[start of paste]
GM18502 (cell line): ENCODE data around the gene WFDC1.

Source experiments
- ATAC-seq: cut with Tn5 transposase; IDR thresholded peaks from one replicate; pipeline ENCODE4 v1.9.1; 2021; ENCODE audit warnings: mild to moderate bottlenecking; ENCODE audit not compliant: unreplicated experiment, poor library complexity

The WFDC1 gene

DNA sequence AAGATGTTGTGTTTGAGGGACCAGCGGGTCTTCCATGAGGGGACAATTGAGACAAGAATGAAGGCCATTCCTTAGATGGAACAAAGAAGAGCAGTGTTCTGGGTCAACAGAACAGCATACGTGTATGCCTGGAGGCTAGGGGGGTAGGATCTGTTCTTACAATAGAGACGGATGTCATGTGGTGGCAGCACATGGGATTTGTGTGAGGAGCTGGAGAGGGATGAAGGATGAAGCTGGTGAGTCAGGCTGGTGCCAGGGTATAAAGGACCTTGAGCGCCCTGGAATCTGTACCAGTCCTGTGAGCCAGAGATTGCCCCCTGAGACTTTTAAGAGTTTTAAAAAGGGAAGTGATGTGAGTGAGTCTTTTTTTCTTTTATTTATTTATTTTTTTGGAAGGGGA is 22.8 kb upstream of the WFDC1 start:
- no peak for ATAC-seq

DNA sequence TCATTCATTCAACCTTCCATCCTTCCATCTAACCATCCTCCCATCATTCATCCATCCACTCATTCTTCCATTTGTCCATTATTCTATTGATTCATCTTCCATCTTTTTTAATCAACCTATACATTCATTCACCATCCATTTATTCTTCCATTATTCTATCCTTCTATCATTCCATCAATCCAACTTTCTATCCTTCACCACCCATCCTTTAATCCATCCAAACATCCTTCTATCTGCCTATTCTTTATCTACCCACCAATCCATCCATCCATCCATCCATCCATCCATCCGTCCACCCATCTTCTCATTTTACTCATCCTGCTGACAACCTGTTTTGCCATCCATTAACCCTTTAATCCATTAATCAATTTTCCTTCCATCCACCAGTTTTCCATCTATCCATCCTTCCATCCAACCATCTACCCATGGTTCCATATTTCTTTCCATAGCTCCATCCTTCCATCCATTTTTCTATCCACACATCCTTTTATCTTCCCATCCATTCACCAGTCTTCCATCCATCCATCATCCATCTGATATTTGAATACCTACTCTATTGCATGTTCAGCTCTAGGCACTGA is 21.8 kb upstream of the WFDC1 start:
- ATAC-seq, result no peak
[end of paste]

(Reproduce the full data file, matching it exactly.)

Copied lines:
GM18502 (cell line): ENCODE data around the gene WFDC1.

Source experiments
- ATAC-seq: cut with Tn5 transposase; IDR thresholded peaks from one replicate; pipeline ENCODE4 v1.9.1; 2021; ENCODE audit warnings: mild to moderate bottlenecking; ENCODE audit not compliant: unreplicated experiment, poor library complexity

The WFDC1 gene

DNA sequence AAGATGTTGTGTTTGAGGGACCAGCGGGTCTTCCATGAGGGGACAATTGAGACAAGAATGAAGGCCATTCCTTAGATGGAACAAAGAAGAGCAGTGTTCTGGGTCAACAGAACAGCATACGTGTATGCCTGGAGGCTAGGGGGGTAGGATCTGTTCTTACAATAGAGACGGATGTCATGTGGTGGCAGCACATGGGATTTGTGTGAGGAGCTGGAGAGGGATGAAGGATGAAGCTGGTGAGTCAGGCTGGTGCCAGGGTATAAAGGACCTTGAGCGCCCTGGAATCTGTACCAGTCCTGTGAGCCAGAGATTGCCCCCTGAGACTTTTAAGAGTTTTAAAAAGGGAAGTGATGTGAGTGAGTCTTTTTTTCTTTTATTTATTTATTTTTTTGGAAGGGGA is 22.8 kb upstream of the WFDC1 start:
- no peak for ATAC-seq

DNA sequence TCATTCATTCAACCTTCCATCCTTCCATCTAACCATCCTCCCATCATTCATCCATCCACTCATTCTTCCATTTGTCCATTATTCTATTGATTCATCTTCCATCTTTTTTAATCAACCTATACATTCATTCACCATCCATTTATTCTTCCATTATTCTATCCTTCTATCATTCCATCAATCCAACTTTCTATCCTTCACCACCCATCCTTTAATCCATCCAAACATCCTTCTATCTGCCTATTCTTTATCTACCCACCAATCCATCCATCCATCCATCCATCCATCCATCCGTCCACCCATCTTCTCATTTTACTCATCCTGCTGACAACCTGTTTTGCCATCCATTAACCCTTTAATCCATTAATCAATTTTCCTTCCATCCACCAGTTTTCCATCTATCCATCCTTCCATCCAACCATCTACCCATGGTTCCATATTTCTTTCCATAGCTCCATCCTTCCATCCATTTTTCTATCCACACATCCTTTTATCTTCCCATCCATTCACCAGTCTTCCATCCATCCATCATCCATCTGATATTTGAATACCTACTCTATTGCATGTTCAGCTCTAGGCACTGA is 21.8 kb upstream of the WFDC1 start:
- ATAC-seq, result no peak